“Hang on, you making a bomb without me? Copy that” and “Slow down, Cowboy” are among the countless cavalier and cliched quotes in the Oscar-nominated film The Martian which is now available on DVD.
Director Ridley Scott’s overrated and overly-long (it’s two hours and 21 minutes when it should be 90 minutes) film stars Matt Damon (also nominated for an Oscar) as Mark Watney, an astronaut stranded in space. At the mercy of Drew Goddard’s script, Damon complains he must listen to disco yet seems content to watch Happy Days. Evidently, life on Mars is hell.
Watney is so cocky, instead of showing fear that death is probable, he often kicks back with his feet on the desk and delivers gems such as “Fck you Mars” and “In your face Neil Armstrong.” He’s a smart-ass and supposedly smart (he tells us he went to the University of Chicago and is a great botanist) yet he fails to deduce if he douses his potatoes with ketchup and isn’t growing tomatoes himself, he will eventually run out of ketchup.
Even though his food supply is limited and starvation is a serious threat, he’s never shown savoring dinner. Instead, he eats while talking, often walking away mid-meal to make a video. That is when he’s not taking his shirt off or announcing his thoughts and actions.
But he’s not alone, everyone in the film recites exposition. The entire cast overacts, whether in an attempt to color their flat characters or to oversell their dumbed-down lines. They even read their emails aloud as if the audience cannot interpret the displayed text for themselves.
Since everything is narrated, one doesn’t need to look at the screen to know what’s happening. And perhaps that is a better way to experience the film since audiences won’t be distracted by the fact that most of the crew members and ground experts look more like Millennials from the WB than seasoned space station pros.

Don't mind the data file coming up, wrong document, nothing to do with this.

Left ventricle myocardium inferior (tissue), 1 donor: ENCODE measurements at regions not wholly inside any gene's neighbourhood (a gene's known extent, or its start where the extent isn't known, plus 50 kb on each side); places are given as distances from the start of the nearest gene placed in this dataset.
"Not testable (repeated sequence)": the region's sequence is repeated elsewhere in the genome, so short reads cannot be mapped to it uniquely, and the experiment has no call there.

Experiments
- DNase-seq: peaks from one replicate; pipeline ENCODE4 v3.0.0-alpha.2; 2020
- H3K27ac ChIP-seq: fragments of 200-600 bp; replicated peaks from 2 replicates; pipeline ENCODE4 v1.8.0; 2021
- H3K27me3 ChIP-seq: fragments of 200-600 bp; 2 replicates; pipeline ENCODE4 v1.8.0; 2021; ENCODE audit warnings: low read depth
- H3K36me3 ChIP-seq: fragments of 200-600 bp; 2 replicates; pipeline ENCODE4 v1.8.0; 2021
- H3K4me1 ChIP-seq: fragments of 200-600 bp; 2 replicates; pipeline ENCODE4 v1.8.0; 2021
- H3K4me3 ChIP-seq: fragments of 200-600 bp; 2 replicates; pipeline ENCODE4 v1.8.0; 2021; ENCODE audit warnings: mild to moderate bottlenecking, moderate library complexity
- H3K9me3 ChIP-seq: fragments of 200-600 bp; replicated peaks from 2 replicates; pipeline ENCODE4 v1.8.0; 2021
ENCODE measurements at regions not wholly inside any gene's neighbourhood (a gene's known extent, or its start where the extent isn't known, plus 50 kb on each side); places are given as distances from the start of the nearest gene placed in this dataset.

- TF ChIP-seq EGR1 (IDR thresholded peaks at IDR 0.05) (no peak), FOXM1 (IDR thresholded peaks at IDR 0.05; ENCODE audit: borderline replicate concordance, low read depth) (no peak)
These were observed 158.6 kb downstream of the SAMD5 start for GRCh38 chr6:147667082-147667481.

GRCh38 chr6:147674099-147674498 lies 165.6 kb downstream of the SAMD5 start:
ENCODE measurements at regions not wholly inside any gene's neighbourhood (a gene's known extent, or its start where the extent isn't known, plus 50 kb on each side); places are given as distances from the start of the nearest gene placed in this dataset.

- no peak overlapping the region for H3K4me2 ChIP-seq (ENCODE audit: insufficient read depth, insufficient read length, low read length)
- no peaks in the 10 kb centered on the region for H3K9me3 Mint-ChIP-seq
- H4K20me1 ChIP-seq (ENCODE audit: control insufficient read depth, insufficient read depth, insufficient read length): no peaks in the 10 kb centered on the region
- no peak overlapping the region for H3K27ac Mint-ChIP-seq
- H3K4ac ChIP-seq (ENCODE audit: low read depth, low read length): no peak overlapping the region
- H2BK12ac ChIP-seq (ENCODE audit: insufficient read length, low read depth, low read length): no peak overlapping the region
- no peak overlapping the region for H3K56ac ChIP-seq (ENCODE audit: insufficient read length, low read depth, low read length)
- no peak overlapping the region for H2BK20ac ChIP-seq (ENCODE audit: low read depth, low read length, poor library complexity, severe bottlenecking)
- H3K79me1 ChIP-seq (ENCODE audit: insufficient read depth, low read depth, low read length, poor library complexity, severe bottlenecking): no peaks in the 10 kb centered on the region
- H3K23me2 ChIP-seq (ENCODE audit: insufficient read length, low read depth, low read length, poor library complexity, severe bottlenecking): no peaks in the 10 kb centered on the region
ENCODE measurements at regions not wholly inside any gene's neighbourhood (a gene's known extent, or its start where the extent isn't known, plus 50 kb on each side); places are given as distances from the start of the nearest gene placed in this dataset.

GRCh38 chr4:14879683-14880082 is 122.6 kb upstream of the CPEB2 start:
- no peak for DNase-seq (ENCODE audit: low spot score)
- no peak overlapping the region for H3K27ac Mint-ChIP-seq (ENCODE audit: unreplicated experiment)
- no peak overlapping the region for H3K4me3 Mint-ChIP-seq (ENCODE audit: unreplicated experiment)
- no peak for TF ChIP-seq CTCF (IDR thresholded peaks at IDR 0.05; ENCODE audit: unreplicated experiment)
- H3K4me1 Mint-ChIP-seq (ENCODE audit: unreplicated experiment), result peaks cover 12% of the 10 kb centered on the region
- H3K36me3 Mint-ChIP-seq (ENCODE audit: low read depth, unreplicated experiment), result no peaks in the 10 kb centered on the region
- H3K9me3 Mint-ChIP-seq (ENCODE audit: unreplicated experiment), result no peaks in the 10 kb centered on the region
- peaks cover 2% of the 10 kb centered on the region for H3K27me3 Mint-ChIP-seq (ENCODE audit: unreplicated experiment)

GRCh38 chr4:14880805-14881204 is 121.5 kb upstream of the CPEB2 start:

Jessica Chastain’s character is in charge of the mission. She and her young female crewbie are brainy beauties who, like Sandra Bullock in Gravity, apparently make it a priority to apply heavy foundation, a little lipstick and lots of mascara before workouts and rescue missions—in space!
Of course the makeup is less noticeable than the intrusive original score which is as corny as the story. The only time the narrative seems to come alive is during a montage to David Bowie’s “Starman” but that’s more to do with the song (which actually doesn’t fit the film) than the actual action onscreen. The worst sequence is the finale; not since Airport 1975 has there been such an utterly ridiculous rescue.
In the end, the best part of The Martian is the end credits since Gloria Gaynor’s “I Will Survive” plays, adding a touch of much-needed irony to the otherwise witless action-comedy. Yes, The Martian is a comedy even though the Hollywood Foreign Press received slack for categorizing it as a such. Unfortunately its biggest joke was on discerning audiences who believed most critics and the Academy when they ranked it as one of 2015’s best films.